Over the last 25 years, I’ve traveled to over 60 countries around the world conducting information security research and working as a consultant to government and private-sector organizations. I wish I could say that I had all of the answers when it comes to traveling safely with technology, but every new trip proves that assumption wrong. Governments and organized criminals are exploiting technology to their benefit, and most travelers don’t notice the breadth of information stolen in those attacks nor the persistent access which the attackers have been able to achieve recently.
I’ll start with some general guidance on the current state of affairs: don’t take any data or credentials with you that you aren’t prepared to lose. This is similar guidance that I give to friends who want to go visit Mexico City, Sao Paulo or Buenos Aires with me. I tell them to only carry with them that which they are prepared to willingly hand over to anyone who asks for it. Whether that’s a wallet, a watch, a ring, cash, or credit cards. I’ve followed this policy for two decades now; I’ve been robbed multiple times but never harmed.
A key point that many people do not understand while they are traveling internationally is that there is no guarantee that governments or organized criminals will not use readily-available exploits to gain access to data and credentials opportunistically or through targeted attacks. How can these governments and organized criminals gain such easy access to data and credentials? The root cause is essentially the poor state of the world’s cryptographic infrastructure.
Let’s start with a focus on smartphones and some tips about protecting your digital privacy on mobile devices while traveling.
On iOS and Android devices, over 30 countries have applied to participate in Apple’s and Google’s trusted root certificate authority programs. This is all legal: those countries use their laws and international legal precedents to apply to have their roots of trust pre-installed at the Google and Apple factories as part of the ‘lawful intercept’ programs in each jurisdiction where smartphones are sold. This means that the governing authorities can intercept and manipulate any TLS-protected network connection without the user’s consent or knowledge. Most concerning of the countries participating in Apple’s and Google’s trusted root programs are Turkey, Iran, and Venezuela. But there is evidence that even supposedly privacy-respecting countries will use their ‘lawful intercept’ capabilities to exploit the situation for industrial espionage and regulatory enforcement actions.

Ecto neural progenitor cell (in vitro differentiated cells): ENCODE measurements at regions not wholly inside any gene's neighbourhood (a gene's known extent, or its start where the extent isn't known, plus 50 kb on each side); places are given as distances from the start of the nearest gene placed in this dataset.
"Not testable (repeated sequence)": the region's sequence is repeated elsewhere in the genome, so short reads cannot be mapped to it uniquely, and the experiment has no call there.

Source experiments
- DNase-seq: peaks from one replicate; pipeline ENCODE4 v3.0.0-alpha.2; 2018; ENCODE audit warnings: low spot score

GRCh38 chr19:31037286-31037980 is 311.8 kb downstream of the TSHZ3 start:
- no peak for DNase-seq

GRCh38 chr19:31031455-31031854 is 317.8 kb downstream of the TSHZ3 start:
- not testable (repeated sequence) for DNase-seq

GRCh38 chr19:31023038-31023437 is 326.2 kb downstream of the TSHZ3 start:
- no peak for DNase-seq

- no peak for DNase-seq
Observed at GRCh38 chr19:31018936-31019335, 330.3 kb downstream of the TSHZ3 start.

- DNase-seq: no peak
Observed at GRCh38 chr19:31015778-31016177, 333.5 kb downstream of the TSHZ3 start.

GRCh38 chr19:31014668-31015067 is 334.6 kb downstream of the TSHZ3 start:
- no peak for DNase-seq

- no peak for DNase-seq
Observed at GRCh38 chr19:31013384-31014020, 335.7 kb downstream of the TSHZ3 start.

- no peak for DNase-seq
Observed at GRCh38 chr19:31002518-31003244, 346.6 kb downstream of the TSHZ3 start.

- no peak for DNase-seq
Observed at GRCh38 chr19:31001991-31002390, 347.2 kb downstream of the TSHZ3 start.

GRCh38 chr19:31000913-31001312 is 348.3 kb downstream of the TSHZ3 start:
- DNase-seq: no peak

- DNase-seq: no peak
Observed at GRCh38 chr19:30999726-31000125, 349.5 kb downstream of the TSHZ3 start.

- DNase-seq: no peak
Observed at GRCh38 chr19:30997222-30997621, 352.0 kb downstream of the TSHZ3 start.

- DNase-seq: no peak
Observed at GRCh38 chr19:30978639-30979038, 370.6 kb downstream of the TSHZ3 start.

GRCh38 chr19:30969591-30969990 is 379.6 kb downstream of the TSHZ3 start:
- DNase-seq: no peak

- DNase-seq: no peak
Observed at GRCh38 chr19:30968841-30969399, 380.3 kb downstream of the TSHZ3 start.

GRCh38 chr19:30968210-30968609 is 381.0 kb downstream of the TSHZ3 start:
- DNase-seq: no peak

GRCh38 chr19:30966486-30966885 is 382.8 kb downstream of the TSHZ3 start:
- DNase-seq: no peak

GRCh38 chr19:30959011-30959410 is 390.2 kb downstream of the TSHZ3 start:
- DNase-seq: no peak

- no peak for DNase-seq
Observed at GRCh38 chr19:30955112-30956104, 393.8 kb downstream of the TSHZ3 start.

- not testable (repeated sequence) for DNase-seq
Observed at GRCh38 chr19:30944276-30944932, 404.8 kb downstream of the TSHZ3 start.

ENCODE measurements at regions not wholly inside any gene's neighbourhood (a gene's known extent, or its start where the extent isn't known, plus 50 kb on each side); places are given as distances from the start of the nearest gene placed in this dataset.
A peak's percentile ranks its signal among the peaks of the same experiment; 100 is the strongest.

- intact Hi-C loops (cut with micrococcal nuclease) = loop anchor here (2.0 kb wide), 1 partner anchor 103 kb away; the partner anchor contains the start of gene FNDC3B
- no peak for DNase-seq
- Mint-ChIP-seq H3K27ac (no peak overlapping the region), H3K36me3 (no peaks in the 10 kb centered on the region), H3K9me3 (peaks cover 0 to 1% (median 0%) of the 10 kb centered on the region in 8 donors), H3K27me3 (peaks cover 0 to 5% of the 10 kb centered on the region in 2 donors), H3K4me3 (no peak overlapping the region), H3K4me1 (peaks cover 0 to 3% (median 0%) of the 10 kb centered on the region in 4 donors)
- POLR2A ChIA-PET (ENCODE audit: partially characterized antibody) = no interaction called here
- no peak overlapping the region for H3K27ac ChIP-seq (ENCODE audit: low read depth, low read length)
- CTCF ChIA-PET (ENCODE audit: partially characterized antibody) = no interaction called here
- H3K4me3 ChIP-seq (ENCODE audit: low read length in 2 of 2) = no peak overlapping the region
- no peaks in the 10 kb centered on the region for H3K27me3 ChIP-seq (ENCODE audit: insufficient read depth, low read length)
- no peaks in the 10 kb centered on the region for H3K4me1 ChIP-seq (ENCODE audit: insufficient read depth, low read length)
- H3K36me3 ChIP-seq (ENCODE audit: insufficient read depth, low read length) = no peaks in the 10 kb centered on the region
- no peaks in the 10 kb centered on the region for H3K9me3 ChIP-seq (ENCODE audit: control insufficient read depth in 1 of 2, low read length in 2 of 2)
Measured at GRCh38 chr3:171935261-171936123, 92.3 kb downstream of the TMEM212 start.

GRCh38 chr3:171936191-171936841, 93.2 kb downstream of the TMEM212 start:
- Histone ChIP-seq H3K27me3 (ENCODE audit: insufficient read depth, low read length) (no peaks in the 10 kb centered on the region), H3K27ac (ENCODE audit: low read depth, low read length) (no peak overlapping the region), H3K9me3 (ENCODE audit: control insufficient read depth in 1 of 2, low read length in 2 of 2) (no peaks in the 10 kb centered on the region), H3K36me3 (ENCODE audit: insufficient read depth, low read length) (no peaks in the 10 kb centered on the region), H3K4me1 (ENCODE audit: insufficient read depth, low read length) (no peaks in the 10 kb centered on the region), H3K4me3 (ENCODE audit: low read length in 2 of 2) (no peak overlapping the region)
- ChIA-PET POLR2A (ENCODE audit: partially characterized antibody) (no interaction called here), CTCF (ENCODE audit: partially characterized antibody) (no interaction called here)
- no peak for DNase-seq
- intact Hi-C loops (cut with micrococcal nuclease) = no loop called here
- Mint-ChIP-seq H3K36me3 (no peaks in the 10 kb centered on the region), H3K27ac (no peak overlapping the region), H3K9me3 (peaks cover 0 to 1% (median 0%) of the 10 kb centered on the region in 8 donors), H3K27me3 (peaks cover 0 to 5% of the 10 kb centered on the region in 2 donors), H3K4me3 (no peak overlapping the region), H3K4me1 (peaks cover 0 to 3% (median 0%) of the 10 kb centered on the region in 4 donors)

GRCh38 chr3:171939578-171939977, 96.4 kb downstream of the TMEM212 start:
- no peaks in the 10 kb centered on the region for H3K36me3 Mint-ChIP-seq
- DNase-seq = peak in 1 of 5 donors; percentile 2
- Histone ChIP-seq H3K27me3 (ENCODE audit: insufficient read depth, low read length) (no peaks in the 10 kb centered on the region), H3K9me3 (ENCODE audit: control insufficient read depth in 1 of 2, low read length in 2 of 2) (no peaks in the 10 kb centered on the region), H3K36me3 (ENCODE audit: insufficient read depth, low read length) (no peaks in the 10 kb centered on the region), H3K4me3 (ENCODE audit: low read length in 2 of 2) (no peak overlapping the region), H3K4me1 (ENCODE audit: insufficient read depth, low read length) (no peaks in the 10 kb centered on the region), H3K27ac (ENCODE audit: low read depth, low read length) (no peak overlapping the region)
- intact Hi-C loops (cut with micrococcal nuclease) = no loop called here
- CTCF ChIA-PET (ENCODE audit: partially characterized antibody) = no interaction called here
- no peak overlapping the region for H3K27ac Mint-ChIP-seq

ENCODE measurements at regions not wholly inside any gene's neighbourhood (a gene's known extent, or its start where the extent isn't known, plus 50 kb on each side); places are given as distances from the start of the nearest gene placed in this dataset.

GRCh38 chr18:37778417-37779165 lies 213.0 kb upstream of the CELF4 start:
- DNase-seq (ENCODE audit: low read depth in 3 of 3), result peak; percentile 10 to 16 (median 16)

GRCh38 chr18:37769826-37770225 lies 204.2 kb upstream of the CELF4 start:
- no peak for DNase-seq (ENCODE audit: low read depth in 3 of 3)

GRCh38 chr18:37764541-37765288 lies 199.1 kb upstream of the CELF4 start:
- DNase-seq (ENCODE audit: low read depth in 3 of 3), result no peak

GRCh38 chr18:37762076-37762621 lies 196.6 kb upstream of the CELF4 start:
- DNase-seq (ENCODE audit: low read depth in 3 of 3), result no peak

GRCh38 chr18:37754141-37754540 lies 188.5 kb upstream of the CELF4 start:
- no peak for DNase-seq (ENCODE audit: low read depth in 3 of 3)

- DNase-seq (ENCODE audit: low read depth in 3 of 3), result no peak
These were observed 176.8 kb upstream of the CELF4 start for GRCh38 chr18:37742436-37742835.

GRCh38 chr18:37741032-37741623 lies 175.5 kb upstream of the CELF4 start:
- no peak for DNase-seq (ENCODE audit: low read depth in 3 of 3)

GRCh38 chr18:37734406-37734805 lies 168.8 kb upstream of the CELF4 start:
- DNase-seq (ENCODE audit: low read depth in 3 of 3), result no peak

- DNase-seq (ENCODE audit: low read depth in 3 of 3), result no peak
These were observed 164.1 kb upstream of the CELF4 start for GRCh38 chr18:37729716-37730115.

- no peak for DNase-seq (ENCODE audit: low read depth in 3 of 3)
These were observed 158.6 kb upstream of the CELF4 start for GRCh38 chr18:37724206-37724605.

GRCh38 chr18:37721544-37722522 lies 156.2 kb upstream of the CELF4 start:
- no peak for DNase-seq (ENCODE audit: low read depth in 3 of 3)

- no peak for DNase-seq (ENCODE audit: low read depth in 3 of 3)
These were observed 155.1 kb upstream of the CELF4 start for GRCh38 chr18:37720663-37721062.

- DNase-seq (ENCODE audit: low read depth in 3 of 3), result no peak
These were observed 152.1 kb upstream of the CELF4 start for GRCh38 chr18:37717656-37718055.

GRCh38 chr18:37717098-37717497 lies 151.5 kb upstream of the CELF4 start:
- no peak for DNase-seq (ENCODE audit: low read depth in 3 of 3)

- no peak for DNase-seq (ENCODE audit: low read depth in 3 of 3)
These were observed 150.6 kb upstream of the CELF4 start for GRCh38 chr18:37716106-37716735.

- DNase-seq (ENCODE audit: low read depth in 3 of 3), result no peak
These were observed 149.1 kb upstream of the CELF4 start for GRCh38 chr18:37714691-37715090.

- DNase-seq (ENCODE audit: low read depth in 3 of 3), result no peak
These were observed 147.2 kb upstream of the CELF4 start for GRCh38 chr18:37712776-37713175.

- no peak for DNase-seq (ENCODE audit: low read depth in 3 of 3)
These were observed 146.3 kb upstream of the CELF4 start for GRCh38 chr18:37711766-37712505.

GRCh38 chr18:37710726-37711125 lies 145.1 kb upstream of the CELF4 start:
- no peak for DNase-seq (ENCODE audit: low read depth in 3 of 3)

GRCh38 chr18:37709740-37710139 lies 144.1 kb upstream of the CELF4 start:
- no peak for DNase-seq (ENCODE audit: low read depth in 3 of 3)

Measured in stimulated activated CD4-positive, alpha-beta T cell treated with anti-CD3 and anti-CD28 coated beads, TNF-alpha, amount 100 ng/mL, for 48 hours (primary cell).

Unfortunately, if you are an iOS user, there is nothing you can do about these roots of trust without jailbreaking your device and making changes to the trusted root store. Google has provided an option in Android version 7 and later to allow a user to toggle the trust settings for each certificate authority (go to Settings > Security & location > Encryption & credentials > Trusted credentials to view the toggle options).
My recommended list of minimal certificate trusts includes Amazon, Baltimore, Comodo, Digicert, Entrust, Geotrust, Globalsign, GoDaddy, Identrust, Network Solutions, OpenTrust, SecureTrust, Thawte, Verisign and Visa certificate authorities. This generally provides a decent user experience without the blatant government-operated roots of trust risks.
International travelers should be watching for any strange alerts about network or trust settings that appear and take action if they believe that a new root certificate has been injected into the trust store as most network operators have permissions to manipulate the roots of trust on devices which are connected to their cellular networks. Again, on Android, find the newly-installed root and make sure to toggle the trust relationship off.
So, the first recommendation for the wary international tech traveler – leave your iPhone at home and use a Pixel or Android One device with all software updates installed and the trust settings reduced as recommended.
The next major mobile risk area that can be managed by tech travelers has to do with the credentials that are associated with our digital identities. Unfortunately, even on a properly-configured Android device, it is extremely likely that mobile applications will leak credentials to a hostile network operator. The best recommendation is to practice some mobile application and digital identity hygiene before leaving on your trip. Here’s how: